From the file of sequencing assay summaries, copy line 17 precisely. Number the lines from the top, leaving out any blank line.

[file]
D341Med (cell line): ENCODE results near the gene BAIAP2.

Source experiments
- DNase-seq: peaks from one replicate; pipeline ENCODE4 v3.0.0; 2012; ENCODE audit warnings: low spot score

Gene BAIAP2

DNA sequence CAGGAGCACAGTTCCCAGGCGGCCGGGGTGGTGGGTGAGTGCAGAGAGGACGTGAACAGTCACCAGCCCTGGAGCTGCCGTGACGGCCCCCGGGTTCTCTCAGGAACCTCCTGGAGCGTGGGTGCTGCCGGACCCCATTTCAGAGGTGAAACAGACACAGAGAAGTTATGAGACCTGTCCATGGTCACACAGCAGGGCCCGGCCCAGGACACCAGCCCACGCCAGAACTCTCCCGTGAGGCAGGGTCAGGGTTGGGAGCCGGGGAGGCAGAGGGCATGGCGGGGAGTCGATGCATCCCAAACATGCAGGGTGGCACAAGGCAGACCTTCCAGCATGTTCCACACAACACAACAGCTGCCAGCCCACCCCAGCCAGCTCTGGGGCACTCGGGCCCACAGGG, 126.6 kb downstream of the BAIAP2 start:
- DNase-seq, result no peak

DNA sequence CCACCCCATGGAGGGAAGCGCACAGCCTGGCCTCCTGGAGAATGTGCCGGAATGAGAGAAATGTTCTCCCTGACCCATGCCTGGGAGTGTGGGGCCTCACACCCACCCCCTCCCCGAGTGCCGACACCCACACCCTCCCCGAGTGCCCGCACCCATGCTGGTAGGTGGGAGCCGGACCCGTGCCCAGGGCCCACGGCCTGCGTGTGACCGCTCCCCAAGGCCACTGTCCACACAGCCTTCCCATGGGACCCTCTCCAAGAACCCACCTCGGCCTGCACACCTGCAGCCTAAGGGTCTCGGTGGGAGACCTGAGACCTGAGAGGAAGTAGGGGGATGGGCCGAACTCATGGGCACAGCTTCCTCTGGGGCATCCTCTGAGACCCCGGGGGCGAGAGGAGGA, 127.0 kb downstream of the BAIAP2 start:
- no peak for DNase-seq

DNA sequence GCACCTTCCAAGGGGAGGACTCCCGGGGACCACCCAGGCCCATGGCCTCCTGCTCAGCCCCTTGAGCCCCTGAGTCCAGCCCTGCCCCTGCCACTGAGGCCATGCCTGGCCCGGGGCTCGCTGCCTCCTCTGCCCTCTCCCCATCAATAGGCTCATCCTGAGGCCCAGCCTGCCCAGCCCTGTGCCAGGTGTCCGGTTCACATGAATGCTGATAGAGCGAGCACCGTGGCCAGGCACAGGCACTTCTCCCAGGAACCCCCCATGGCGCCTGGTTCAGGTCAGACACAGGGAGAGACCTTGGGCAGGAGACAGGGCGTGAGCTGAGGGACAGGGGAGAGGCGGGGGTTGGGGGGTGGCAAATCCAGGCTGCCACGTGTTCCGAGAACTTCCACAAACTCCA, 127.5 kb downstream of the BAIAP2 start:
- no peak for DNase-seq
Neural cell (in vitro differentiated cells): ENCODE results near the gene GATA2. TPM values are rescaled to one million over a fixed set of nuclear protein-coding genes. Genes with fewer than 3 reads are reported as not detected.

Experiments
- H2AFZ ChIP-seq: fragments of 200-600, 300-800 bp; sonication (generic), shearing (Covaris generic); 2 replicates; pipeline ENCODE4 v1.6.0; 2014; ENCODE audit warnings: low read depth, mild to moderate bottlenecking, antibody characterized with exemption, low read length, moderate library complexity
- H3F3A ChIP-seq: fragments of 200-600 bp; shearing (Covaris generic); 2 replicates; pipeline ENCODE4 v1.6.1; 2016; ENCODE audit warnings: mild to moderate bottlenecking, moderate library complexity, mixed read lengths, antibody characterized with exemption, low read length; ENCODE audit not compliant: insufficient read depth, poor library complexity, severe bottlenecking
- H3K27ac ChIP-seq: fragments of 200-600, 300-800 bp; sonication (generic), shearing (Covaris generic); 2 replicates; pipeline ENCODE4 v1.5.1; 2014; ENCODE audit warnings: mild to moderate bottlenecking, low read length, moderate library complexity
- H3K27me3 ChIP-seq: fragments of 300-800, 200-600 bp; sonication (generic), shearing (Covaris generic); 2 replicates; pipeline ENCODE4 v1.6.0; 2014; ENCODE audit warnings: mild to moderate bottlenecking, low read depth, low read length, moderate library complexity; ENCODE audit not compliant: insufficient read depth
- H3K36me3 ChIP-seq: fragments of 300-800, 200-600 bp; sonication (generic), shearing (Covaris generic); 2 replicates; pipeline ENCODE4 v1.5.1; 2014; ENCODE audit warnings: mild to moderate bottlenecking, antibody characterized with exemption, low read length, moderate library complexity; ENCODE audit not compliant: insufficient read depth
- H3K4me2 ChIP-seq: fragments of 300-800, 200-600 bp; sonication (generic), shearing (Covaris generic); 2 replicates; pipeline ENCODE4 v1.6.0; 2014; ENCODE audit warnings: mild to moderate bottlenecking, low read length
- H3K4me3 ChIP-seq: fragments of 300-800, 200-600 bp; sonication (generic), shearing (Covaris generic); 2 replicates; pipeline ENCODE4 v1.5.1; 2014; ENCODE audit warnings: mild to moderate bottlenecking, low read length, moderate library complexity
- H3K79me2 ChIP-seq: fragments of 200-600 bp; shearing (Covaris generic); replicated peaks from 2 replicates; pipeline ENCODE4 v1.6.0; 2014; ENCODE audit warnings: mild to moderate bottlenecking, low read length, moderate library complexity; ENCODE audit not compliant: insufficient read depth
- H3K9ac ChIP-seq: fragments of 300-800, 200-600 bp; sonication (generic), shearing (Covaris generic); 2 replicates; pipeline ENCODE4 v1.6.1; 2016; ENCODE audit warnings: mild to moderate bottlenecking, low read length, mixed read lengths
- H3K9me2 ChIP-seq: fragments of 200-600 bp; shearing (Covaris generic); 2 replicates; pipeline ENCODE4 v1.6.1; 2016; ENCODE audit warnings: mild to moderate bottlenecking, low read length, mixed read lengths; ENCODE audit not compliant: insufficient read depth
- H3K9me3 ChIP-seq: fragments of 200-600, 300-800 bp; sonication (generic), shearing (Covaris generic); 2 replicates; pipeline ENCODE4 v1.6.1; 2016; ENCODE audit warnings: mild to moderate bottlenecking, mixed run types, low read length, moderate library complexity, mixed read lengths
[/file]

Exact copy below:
- H3K36me3 ChIP-seq: fragments of 300-800, 200-600 bp; sonication (generic), shearing (Covaris generic); 2 replicates; pipeline ENCODE4 v1.5.1; 2014; ENCODE audit warnings: mild to moderate bottlenecking, antibody characterized with exemption, low read length, moderate library complexity; ENCODE audit not compliant: insufficient read depth